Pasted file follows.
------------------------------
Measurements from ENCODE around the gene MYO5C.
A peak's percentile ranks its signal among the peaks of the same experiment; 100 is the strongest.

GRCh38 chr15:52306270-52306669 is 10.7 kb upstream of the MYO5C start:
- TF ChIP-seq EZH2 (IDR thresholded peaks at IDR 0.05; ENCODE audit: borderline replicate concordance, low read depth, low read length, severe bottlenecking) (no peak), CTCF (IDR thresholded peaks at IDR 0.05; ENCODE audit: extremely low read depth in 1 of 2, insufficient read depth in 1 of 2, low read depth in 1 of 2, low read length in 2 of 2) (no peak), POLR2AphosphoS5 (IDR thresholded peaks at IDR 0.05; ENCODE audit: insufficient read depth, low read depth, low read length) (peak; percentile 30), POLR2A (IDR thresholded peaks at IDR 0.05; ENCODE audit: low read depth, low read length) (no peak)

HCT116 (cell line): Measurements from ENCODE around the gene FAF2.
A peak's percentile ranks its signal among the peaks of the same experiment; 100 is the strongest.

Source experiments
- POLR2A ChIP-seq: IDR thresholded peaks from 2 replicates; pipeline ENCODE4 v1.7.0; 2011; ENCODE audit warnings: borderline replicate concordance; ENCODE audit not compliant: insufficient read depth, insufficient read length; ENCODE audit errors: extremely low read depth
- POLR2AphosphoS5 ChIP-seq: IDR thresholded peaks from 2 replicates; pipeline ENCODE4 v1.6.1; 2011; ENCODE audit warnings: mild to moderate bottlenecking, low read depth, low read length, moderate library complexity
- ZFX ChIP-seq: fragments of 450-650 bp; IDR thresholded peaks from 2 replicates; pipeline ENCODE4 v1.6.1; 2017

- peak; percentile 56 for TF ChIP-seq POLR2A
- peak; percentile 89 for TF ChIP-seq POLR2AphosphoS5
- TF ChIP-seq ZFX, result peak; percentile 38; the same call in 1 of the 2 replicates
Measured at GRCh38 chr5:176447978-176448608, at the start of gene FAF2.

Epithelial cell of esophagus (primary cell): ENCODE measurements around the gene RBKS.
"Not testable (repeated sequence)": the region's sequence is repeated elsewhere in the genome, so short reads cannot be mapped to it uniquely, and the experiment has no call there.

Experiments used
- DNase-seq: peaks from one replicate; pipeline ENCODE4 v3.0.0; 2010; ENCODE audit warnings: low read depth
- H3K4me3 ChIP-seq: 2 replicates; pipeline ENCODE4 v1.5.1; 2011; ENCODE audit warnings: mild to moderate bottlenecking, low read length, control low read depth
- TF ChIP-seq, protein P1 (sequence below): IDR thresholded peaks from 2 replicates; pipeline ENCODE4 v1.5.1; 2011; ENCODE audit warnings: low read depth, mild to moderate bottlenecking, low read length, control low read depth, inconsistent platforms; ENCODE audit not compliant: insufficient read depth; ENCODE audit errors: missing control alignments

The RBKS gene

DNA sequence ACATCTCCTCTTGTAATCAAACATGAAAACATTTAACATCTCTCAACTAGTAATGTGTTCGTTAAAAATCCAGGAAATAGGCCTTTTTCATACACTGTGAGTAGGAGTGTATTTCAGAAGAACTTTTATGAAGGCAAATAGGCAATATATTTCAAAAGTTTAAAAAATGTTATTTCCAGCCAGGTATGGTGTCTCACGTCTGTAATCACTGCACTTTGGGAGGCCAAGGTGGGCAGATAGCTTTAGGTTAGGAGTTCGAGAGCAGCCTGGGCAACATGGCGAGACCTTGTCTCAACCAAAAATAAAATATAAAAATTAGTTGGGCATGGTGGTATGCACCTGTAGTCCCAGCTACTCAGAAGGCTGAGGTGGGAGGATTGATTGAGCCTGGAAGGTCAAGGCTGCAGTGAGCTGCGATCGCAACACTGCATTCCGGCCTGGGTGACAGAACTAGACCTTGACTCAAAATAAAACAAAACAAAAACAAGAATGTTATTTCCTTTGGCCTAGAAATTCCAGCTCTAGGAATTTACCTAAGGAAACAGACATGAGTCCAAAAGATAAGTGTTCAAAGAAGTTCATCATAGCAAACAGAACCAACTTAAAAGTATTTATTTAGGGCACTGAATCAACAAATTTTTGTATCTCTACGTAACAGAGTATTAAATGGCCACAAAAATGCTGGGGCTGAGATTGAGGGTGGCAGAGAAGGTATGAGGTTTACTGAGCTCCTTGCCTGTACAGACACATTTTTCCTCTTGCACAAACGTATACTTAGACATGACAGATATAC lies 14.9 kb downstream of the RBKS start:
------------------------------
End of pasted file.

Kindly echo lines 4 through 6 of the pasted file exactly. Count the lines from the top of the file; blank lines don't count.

- TF ChIP-seq EZH2 (IDR thresholded peaks at IDR 0.05; ENCODE audit: borderline replicate concordance, low read depth, low read length, severe bottlenecking) (no peak), CTCF (IDR thresholded peaks at IDR 0.05; ENCODE audit: extremely low read depth in 1 of 2, insufficient read depth in 1 of 2, low read depth in 1 of 2, low read length in 2 of 2) (no peak), POLR2AphosphoS5 (IDR thresholded peaks at IDR 0.05; ENCODE audit: insufficient read depth, low read depth, low read length) (peak; percentile 30), POLR2A (IDR thresholded peaks at IDR 0.05; ENCODE audit: low read depth, low read length) (no peak)

HCT116 (cell line): Measurements from ENCODE around the gene FAF2.
A peak's percentile ranks its signal among the peaks of the same experiment; 100 is the strongest.